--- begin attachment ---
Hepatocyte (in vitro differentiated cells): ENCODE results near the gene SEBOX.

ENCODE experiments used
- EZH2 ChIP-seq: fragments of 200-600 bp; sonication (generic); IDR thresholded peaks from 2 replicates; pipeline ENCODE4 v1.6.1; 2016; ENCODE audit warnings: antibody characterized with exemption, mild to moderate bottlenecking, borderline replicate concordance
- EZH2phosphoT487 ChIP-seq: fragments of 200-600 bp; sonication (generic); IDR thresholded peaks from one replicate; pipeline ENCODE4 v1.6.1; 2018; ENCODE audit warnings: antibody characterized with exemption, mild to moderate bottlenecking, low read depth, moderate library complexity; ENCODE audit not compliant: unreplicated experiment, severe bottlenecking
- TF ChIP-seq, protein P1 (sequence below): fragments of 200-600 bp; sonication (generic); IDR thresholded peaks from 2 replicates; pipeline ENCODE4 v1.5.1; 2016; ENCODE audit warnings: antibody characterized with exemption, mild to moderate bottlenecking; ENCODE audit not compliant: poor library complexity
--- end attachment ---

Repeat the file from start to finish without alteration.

Hepatocyte (in vitro differentiated cells): ENCODE results near the gene SEBOX.

ENCODE experiments used
- EZH2 ChIP-seq: fragments of 200-600 bp; sonication (generic); IDR thresholded peaks from 2 replicates; pipeline ENCODE4 v1.6.1; 2016; ENCODE audit warnings: antibody characterized with exemption, mild to moderate bottlenecking, borderline replicate concordance
- EZH2phosphoT487 ChIP-seq: fragments of 200-600 bp; sonication (generic); IDR thresholded peaks from one replicate; pipeline ENCODE4 v1.6.1; 2018; ENCODE audit warnings: antibody characterized with exemption, mild to moderate bottlenecking, low read depth, moderate library complexity; ENCODE audit not compliant: unreplicated experiment, severe bottlenecking
- TF ChIP-seq, protein P1 (sequence below): fragments of 200-600 bp; sonication (generic); IDR thresholded peaks from 2 replicates; pipeline ENCODE4 v1.5.1; 2016; ENCODE audit warnings: antibody characterized with exemption, mild to moderate bottlenecking; ENCODE audit not compliant: poor library complexity